Ex Libris: Confessions of a Common Reader
by Anne Fadiman
Farrar, Strauss and Giroux, 1998
A sonnet might look dinky, but it was somehow big enough to accommodate love, war, death, and O. J. Simpson. You could fit the whole world in there if you shoved hard enough.
The above quote could just as easily describe this wonderful book of essays as sonnets. It is a small book, but so large in bookish scope and quotable bits and things to think about that I am afraid this review may be fairly long. It's a book that makes me excited about reading. I don't need much encouragement, it's true, but maybe I have lately; maybe this book has hit me at just the right time.
is a smallish collection of essays on books, reading, literature, and literary lives by editor and writer Anne Fadiman. The essays are short -- five or six pages each -- and they fly by too quickly. I actually felt quite saddened that there were no more at the end, and that's always a good feeling when it comes to books.
I think what I like most is that I don't always agree with Fadiman; I felt more like I was having a discussion with her as I read -- well, she was persuading and orating, and I was interjecting and commenting. I think she's fascinating, I learned many things, I love her outlook on reading and most things literary, but. This is a woman, who in the same essay, can write the absolutely marvelous sentence:
I can think of few better ways to introduce a child to books than to let her stack them, upend them, rearrange them, and get her fingerprints all over them.
And then she will go on to write in the same essay,
Our father's library spanned the globe and three millenia, although it was particularly strong in English poetry and fiction of the eighteenth and nineteenth centuries. The only junk, relatively speaking, was science fiction;
Which makes me want to bash the book against the wall. It's not just that it's a horribly snobby thing to write (because I have come, at this point, to the conclusion that Fadiman comes by her literary snobbery honestly, and some people are like that, and fine) but it makes me sad for her. If an entire genre like science fiction (and what must she think of fantasy? or god forbid, romance?) can be dismissed so easily, how much she is missing. The remarkable, brain-tingling writing of Samuel Delany, for example, is better than most literary fiction I have read. Ursula K. Le Guin, with things to say about gender and belonging and truth and loyalty in the most creative ways. Entire challenging, interesting, shining works of art dismissed as junk because they happen to be written in genre. I know I can be a bit sensitive to this, but that sort of thing always feels like a punch in the gut, a complete dismissal of something that I both enjoy for fun and intellectually.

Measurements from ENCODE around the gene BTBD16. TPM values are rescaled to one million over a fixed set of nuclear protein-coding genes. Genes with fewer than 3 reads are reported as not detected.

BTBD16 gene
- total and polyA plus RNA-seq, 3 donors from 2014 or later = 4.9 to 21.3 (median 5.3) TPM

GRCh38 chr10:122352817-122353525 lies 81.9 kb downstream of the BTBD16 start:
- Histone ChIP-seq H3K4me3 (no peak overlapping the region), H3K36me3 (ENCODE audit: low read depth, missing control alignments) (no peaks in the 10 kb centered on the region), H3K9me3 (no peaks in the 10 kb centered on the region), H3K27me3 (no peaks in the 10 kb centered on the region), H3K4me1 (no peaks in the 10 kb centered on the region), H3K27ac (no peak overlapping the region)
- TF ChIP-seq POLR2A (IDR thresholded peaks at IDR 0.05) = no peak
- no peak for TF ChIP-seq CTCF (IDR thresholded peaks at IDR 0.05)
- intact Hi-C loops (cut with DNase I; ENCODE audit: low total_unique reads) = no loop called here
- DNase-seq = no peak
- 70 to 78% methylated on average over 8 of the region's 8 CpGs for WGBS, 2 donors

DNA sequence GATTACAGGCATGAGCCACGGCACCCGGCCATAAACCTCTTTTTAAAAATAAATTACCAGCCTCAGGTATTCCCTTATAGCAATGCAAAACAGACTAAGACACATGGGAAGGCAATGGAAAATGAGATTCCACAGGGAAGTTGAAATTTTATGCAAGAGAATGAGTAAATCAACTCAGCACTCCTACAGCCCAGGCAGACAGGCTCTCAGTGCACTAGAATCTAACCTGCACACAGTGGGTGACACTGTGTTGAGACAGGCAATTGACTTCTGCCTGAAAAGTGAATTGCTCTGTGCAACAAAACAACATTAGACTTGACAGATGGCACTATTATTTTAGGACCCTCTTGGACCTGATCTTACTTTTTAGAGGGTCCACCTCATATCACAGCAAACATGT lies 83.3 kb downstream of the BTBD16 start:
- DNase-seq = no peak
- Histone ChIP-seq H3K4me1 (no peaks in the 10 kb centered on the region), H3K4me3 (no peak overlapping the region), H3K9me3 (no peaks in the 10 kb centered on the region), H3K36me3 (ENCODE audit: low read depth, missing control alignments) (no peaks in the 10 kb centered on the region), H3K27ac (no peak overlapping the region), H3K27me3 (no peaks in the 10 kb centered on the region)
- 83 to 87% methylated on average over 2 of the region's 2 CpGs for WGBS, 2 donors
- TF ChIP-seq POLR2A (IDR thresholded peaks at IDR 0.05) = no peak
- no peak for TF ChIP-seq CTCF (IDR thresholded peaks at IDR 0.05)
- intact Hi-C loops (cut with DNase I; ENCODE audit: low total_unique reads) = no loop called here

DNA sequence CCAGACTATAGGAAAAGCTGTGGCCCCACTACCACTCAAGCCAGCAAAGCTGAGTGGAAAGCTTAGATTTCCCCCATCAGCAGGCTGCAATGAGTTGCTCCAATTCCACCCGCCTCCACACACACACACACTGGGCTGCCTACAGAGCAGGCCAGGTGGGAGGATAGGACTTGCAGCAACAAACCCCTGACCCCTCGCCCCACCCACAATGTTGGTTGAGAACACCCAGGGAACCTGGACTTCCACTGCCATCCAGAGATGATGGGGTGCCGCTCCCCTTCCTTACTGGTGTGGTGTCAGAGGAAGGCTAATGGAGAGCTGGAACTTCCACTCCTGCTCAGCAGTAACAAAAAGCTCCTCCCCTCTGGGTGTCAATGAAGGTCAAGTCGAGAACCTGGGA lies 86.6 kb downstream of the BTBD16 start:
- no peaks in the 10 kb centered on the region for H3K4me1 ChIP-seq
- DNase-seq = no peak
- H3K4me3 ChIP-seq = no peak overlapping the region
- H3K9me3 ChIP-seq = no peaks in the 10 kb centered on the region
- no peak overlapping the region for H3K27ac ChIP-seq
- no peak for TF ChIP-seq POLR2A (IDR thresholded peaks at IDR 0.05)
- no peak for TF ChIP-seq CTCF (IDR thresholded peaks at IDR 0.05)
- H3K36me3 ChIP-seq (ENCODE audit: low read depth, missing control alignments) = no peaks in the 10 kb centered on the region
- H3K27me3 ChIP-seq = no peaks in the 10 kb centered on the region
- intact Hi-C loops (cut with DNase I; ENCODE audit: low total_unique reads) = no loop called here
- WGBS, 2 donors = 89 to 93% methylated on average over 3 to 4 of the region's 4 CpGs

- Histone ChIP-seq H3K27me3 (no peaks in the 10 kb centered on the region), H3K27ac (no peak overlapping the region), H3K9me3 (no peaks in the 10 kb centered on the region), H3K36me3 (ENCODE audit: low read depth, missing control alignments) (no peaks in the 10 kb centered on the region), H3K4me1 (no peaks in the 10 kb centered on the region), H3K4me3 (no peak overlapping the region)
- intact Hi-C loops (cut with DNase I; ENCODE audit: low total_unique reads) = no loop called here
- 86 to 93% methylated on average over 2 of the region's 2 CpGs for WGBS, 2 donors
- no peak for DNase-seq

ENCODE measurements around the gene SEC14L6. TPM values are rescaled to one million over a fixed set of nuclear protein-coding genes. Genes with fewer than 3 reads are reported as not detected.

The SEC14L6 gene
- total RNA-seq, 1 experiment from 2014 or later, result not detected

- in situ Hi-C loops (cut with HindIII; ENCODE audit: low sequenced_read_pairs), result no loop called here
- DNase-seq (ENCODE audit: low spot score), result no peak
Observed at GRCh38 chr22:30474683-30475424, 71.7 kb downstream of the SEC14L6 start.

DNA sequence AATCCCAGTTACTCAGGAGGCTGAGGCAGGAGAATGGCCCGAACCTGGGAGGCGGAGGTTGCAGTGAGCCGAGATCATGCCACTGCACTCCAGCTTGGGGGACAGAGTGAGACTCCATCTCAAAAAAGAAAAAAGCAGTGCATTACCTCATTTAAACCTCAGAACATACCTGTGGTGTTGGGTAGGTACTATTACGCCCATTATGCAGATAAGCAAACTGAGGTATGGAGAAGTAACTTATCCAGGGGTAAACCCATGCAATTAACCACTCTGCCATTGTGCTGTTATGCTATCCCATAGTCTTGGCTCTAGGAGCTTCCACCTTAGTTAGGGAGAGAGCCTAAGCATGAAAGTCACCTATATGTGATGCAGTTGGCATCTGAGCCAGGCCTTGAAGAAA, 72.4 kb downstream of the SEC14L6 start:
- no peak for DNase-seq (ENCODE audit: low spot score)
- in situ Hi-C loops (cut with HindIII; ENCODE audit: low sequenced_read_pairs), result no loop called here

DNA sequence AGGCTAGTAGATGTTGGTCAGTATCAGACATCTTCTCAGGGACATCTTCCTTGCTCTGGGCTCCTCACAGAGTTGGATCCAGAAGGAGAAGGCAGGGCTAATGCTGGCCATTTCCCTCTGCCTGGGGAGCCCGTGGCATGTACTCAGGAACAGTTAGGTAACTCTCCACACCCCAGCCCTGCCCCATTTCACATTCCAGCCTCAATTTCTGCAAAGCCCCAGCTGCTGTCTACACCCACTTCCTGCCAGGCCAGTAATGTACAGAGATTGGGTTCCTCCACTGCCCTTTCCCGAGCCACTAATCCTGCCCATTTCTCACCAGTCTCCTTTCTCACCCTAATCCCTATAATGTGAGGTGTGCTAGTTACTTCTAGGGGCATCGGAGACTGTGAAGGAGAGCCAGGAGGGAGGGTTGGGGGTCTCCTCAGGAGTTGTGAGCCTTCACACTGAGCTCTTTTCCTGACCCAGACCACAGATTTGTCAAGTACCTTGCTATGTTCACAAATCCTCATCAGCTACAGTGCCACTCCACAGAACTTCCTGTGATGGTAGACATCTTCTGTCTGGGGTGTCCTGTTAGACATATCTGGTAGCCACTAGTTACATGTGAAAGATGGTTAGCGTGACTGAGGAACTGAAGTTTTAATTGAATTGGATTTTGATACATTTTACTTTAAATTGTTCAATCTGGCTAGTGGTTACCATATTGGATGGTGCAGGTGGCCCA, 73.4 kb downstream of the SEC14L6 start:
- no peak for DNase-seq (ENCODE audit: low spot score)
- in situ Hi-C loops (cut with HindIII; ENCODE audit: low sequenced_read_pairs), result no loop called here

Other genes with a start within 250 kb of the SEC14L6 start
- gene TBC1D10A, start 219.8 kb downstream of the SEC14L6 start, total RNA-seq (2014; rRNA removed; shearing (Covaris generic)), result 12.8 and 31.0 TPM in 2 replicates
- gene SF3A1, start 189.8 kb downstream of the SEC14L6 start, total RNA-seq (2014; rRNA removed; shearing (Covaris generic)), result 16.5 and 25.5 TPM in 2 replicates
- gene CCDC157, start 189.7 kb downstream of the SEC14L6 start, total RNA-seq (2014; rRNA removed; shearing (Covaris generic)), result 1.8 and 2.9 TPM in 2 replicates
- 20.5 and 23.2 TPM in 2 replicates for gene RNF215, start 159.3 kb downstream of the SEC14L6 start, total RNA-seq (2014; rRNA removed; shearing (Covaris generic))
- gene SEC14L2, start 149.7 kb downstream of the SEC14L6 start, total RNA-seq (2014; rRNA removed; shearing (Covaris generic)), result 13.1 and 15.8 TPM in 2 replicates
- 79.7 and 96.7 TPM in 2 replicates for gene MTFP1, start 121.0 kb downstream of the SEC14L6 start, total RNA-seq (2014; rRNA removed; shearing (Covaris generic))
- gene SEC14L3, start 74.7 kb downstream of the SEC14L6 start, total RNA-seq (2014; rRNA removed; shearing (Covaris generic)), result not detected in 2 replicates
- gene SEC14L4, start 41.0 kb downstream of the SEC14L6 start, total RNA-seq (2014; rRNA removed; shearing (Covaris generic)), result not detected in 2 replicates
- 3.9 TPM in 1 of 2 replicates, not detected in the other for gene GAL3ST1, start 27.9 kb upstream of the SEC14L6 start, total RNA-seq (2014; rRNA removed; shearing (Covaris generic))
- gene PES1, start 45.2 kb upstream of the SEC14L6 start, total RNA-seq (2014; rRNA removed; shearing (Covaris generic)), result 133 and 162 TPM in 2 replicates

It is a testament to how much I enjoy these essays that I didn't throw the book, and in fact just shook my head in bemusement and kept reading. Because, like there is more to science fiction than space ships and aliens, there is far more to these essays than one throwaway comment, telling though it is. And it doesn't hurt, once in a while, to think about what it is I love about reading, and why I like reading what I do, and what books mean to me. And think, in detail, about how I might defend that position to someone like Fadiman -- or whether or not it needs to be defended at all.
Other essays are about books as objects, about used bookstores, about compulsive proofreading, about personalized inscriptions, about marrying personal libraries when the owners marry, and one of my favourites: an essay about the his/her dilemma. It deals with Fadiman's personal wrestling with gendered language, about the difficulty of sometimes placing equality over beauty in a sentence, and why it is necessary. From that came the following passage:
Long ago, my father wrote something similar: "The best essays [do not] develop original themes. The develop original men, their composers." Since my father, unlike E. B. White, is still around to testify, I called him up last night and said, "Be honest. What was really in your mind when you wrote those sentences?" He replied, "Males. I was thinking about males. I viewed the world of literature -- indeed, the entire world of artistic creation -- as a world of males, and so did most writers. Any writer of fifty years ago who denies that is lying. Any male writer, I mean."
I believe that although my father and E. B. White were not misogynists, they didn't really see women, and their language reflected and reinforced that blind spot.
This is particularly interesting to me given that Fadiman's father and E. B. White were both married to very accomplished women of letters, and both relied on them for artistic assistance and delighted in sharing the world of literature with them. Fascinating, thought-provoking stuff.
Fadiman is not a common reader, nor is she a common writer. She is erudite, clever, interesting, funny, and replete with new and unusual words (I am going to follow her example and list words in this book that I have never encountered before -- it is going to be a long one). It occurs to me that someone less talented may have come off as patronizing or full-of-herself, but Fadiman's essays come off instead as full of joie de vivre and completely, head-over-heels in love with language and the written word. She isn't using her fancy words to impress. She is using them because they exactly embody what she wants to say, and she just happens to have them handy for use. Her vocabulary becomes a gift to the reader.
This book is delightful, and I need to find my own copy. I'll also be keeping an eye out for her newer collection of essays, At Large and at Small. I recommend Ex Libris highly to anyone who loves reading, language, and most especially books.